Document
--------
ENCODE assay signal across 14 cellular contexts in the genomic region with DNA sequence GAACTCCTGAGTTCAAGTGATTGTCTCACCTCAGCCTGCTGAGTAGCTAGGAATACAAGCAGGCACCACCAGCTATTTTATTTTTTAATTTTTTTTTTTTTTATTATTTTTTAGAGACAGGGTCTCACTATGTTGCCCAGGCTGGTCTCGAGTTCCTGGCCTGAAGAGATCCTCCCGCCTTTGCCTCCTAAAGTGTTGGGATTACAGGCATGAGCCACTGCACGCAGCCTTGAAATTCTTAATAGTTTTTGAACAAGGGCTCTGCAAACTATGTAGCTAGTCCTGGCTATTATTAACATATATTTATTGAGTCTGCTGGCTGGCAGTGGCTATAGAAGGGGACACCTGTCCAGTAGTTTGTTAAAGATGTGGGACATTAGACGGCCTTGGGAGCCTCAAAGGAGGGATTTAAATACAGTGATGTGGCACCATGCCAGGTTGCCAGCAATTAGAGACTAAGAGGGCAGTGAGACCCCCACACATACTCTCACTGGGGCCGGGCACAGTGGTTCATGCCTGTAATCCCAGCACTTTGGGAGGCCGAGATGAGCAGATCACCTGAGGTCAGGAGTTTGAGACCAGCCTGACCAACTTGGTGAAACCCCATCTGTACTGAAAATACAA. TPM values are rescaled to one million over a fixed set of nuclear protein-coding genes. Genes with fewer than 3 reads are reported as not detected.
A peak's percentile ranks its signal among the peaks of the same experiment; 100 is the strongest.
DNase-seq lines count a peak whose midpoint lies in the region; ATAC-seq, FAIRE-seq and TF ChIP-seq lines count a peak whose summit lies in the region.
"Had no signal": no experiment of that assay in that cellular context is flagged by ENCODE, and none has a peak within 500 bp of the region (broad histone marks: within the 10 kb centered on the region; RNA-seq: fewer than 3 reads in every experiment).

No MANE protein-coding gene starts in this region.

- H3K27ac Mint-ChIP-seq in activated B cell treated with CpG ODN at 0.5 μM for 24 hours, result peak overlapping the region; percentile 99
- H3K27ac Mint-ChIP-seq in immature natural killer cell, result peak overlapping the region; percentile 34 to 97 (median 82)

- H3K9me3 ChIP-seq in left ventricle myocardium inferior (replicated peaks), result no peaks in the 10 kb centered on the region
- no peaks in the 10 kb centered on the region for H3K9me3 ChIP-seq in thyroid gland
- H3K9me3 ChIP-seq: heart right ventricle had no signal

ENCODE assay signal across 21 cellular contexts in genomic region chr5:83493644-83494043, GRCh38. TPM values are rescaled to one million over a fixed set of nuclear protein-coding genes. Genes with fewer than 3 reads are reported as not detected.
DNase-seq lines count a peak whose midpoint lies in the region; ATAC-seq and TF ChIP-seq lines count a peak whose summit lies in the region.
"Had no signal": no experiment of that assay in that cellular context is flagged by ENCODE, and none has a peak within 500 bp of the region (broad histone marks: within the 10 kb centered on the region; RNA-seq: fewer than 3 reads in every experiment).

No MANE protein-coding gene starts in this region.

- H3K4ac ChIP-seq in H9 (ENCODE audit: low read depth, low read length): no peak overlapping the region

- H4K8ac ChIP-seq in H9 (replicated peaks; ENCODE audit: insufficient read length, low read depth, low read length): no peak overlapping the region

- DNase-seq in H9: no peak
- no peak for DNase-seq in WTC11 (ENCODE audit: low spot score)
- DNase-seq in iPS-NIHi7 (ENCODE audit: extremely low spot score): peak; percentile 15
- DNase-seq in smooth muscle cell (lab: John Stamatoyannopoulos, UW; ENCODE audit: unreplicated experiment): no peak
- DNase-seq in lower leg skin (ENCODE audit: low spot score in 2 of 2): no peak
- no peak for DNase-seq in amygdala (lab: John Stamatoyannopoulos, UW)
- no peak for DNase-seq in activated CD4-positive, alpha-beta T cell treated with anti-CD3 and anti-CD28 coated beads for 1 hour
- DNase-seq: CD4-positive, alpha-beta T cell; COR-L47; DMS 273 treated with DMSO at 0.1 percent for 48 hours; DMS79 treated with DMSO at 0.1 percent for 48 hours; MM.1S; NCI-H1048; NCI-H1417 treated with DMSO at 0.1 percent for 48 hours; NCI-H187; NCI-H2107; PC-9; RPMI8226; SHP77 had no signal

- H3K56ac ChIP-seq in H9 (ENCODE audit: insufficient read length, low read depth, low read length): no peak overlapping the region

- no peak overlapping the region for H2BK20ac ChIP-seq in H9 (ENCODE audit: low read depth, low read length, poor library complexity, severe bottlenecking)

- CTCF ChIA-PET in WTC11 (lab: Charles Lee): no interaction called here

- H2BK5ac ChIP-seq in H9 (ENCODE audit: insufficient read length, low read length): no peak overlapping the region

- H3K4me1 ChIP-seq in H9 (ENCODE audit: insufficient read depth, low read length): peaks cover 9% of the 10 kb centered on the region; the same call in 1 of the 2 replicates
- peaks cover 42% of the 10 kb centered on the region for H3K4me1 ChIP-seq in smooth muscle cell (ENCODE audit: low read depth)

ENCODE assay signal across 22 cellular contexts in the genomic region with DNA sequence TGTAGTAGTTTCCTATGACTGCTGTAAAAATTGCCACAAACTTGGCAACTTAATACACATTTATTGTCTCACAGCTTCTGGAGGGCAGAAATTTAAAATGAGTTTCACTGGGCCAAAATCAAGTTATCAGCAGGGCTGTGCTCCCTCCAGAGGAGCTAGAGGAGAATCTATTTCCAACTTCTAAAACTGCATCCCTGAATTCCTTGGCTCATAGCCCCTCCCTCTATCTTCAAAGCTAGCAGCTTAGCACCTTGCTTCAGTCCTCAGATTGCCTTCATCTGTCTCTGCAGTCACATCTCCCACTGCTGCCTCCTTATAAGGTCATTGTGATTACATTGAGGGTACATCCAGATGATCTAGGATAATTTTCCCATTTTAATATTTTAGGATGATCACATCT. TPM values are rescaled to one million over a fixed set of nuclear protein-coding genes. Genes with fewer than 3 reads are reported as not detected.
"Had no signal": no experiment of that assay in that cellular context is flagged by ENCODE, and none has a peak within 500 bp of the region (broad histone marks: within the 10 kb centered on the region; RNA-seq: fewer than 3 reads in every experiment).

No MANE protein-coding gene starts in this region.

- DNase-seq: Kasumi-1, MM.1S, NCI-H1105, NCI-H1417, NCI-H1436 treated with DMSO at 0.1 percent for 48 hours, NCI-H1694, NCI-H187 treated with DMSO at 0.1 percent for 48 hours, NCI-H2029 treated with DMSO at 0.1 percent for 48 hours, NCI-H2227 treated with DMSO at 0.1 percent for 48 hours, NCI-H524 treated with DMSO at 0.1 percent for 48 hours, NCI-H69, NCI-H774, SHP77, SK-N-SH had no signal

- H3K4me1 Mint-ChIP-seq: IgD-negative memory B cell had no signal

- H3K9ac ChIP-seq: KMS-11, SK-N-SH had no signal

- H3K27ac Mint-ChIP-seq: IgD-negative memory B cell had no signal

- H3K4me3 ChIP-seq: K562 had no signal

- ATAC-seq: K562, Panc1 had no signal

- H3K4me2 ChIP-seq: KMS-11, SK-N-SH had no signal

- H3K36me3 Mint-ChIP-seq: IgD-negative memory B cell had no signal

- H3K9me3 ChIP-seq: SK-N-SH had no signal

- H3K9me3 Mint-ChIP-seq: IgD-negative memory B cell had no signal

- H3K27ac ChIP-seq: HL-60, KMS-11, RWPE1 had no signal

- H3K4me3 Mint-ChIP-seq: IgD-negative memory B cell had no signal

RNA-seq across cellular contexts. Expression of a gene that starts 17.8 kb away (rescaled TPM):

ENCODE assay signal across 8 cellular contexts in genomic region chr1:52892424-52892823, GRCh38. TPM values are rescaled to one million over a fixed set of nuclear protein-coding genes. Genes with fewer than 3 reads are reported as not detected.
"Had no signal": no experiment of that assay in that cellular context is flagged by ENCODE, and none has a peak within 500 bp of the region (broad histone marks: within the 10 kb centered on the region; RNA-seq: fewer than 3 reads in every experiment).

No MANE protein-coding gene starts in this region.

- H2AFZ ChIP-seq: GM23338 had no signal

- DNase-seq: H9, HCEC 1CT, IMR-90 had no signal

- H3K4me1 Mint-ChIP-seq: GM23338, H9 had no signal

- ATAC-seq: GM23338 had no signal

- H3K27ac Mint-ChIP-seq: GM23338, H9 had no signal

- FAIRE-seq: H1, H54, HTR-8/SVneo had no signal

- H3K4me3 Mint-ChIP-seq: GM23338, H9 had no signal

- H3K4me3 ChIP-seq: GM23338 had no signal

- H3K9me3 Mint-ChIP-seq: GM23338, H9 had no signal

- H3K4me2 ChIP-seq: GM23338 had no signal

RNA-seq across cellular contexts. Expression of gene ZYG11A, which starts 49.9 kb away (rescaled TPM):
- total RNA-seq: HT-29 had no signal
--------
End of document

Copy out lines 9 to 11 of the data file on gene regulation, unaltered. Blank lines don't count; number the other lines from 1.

- no peaks in the 10 kb centered on the region for H3K9me3 ChIP-seq in thyroid gland
- H3K9me3 ChIP-seq: heart right ventricle had no signal

ENCODE assay signal across 21 cellular contexts in genomic region chr5:83493644-83494043, GRCh38. TPM values are rescaled to one million over a fixed set of nuclear protein-coding genes. Genes with fewer than 3 reads are reported as not detected.